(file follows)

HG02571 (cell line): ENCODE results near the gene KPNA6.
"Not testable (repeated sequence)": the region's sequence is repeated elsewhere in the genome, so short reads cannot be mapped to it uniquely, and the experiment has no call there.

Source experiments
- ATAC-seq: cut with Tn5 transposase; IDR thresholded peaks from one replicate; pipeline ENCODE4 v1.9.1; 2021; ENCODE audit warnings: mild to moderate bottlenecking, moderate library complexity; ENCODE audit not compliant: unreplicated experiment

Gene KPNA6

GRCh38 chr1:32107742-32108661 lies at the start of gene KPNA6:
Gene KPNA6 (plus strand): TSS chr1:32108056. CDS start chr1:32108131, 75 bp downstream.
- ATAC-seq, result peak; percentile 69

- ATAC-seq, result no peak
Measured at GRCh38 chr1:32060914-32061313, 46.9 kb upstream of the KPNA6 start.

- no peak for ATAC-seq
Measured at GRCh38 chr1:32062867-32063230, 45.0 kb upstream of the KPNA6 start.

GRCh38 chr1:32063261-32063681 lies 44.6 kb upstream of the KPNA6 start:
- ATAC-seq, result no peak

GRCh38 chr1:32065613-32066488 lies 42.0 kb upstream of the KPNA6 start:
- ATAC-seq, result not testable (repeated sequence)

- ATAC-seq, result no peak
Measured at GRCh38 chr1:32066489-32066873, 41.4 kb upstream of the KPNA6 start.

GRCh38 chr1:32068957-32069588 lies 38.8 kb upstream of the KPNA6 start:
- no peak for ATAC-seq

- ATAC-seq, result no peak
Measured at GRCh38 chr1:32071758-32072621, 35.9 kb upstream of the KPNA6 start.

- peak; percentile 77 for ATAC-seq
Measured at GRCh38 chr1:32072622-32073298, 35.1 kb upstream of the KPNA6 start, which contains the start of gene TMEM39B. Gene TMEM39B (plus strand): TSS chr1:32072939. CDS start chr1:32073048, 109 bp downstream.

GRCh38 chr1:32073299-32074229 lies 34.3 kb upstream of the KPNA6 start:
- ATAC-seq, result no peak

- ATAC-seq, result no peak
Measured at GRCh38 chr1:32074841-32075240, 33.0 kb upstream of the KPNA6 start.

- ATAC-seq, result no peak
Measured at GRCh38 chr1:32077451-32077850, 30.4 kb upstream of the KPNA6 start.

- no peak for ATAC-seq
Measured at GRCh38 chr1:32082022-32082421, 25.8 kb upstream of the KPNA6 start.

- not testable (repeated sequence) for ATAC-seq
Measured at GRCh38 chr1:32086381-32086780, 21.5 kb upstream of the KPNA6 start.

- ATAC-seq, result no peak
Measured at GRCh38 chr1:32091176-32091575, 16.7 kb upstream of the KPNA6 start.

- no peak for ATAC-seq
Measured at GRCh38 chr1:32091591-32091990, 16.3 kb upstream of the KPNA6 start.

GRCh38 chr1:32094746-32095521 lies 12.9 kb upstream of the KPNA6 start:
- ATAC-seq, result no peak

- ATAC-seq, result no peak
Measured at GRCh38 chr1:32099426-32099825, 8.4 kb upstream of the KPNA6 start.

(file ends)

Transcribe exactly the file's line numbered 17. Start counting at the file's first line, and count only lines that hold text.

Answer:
- ATAC-seq, result no peak